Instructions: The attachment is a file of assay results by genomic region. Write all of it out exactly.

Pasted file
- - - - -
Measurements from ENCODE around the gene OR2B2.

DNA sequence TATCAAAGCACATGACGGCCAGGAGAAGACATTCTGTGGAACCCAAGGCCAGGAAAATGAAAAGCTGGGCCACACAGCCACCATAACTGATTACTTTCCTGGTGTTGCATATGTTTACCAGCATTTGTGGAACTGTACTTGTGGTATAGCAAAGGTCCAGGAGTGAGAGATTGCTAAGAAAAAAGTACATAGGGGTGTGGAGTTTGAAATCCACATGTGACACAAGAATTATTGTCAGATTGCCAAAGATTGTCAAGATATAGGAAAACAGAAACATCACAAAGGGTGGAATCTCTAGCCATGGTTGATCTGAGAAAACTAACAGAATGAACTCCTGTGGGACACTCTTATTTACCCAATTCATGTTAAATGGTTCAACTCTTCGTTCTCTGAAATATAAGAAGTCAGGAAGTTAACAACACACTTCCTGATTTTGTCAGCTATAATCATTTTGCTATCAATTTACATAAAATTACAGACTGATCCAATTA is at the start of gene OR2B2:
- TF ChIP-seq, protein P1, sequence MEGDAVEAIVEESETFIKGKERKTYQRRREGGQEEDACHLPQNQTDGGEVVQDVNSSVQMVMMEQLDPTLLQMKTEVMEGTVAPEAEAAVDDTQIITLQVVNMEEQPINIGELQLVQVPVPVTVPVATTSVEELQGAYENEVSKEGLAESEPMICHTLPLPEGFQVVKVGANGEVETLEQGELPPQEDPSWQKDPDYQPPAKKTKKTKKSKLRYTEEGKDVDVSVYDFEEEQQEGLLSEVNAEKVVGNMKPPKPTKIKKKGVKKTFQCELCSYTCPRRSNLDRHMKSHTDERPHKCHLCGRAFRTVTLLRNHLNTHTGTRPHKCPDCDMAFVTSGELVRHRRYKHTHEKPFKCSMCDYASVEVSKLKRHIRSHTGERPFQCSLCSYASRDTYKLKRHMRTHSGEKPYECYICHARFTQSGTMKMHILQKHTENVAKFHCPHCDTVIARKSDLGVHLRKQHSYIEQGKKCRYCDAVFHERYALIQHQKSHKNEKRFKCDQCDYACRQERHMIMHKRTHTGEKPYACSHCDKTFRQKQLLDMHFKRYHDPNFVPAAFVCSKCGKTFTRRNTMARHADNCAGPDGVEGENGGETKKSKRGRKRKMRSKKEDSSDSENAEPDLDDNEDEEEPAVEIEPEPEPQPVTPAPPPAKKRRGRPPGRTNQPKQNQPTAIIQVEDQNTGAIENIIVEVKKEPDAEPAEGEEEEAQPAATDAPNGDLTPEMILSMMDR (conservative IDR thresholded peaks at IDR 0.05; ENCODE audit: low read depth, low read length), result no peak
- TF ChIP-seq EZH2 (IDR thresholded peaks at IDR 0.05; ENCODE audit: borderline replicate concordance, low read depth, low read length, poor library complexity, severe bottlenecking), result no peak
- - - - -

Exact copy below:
Measurements from ENCODE around the gene OR2B2.

DNA sequence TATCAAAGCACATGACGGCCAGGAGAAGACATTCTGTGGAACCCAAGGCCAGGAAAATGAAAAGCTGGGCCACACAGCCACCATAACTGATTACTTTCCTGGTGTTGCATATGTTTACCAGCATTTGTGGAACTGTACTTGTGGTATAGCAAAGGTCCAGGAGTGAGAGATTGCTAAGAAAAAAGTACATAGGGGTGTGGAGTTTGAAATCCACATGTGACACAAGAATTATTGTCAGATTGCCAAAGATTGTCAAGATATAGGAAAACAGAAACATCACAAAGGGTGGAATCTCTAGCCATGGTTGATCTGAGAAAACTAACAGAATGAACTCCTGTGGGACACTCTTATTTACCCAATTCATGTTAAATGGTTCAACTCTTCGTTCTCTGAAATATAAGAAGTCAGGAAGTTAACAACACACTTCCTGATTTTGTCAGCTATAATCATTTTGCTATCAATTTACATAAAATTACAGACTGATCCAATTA is at the start of gene OR2B2:
- TF ChIP-seq, protein P1, sequence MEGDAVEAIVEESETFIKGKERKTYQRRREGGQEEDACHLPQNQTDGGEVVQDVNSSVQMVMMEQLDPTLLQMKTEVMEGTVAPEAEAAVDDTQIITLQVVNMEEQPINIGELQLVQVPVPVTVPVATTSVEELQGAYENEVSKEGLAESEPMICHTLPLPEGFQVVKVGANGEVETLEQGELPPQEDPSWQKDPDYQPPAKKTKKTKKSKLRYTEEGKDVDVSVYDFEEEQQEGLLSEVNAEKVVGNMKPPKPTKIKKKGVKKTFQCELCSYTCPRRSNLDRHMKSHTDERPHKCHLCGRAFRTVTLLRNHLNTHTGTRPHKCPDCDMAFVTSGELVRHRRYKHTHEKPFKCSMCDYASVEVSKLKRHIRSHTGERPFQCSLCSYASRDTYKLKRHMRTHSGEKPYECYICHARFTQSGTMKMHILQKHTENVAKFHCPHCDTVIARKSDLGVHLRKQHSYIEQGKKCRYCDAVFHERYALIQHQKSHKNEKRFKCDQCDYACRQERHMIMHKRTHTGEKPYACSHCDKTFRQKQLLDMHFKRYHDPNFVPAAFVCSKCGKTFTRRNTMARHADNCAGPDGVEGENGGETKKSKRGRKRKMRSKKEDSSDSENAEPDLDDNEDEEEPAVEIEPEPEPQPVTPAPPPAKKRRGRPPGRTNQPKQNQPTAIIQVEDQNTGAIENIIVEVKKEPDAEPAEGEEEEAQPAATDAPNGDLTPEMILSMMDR (conservative IDR thresholded peaks at IDR 0.05; ENCODE audit: low read depth, low read length), result no peak
- TF ChIP-seq EZH2 (IDR thresholded peaks at IDR 0.05; ENCODE audit: borderline replicate concordance, low read depth, low read length, poor library complexity, severe bottlenecking), result no peak